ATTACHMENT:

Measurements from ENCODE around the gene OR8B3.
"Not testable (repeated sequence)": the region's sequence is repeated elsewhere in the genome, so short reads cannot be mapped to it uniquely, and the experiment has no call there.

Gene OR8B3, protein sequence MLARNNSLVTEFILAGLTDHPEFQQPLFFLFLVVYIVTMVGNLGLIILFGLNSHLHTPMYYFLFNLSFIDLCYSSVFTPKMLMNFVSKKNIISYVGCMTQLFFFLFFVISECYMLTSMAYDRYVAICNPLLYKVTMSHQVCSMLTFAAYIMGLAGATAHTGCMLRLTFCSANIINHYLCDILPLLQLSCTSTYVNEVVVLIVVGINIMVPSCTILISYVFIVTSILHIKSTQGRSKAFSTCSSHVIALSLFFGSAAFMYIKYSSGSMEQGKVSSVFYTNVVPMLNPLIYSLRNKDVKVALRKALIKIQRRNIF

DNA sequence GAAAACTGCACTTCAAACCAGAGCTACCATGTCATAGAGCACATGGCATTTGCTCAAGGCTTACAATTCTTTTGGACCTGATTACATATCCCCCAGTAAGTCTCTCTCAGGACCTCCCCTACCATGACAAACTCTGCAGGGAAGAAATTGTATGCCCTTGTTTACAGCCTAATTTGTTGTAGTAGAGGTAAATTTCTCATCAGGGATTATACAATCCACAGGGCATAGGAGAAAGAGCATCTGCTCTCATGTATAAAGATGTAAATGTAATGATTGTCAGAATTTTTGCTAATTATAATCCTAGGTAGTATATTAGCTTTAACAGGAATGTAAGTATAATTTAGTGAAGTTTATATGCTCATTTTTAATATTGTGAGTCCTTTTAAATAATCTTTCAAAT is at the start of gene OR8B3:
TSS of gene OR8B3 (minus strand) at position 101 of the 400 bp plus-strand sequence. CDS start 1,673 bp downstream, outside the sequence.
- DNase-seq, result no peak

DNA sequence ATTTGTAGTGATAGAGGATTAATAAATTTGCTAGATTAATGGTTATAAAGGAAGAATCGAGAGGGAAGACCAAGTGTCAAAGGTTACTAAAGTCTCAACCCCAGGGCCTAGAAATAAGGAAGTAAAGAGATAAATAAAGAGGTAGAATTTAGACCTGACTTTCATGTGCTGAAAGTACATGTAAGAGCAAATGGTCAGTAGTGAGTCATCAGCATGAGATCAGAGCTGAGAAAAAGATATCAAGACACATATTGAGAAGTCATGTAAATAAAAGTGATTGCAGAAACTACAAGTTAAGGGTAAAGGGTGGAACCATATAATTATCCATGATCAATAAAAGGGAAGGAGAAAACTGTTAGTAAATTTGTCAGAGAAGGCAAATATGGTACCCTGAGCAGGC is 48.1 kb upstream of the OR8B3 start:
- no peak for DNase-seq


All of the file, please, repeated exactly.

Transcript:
Measurements from ENCODE around the gene OR8B3.
"Not testable (repeated sequence)": the region's sequence is repeated elsewhere in the genome, so short reads cannot be mapped to it uniquely, and the experiment has no call there.

Gene OR8B3, protein sequence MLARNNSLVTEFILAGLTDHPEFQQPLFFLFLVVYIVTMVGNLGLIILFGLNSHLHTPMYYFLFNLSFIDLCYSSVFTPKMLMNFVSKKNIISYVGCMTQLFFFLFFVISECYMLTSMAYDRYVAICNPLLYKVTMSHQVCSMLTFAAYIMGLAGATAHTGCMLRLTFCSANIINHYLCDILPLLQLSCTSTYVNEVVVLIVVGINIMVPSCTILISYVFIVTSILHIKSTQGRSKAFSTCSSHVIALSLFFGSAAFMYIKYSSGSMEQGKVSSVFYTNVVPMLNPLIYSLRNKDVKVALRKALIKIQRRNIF

DNA sequence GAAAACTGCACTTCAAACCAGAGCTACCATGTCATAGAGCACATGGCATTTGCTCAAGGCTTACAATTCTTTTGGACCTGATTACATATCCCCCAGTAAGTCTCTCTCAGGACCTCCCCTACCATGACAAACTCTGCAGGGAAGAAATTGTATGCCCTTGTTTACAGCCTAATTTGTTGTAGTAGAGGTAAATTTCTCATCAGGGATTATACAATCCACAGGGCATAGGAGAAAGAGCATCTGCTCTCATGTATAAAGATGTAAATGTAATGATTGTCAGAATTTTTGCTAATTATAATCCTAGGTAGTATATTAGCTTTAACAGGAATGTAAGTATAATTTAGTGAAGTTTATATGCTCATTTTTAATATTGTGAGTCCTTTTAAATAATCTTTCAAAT is at the start of gene OR8B3:
TSS of gene OR8B3 (minus strand) at position 101 of the 400 bp plus-strand sequence. CDS start 1,673 bp downstream, outside the sequence.
- DNase-seq, result no peak

DNA sequence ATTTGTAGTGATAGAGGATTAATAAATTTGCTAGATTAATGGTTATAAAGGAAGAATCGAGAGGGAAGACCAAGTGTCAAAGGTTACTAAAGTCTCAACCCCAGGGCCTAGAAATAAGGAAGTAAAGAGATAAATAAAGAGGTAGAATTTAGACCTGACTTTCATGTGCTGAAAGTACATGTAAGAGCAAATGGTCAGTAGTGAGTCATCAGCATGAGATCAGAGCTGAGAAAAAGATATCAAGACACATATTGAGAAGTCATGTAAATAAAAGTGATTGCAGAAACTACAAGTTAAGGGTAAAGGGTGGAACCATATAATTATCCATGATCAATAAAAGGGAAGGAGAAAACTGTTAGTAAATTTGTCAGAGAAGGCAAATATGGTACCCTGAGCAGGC is 48.1 kb upstream of the OR8B3 start:
- no peak for DNase-seq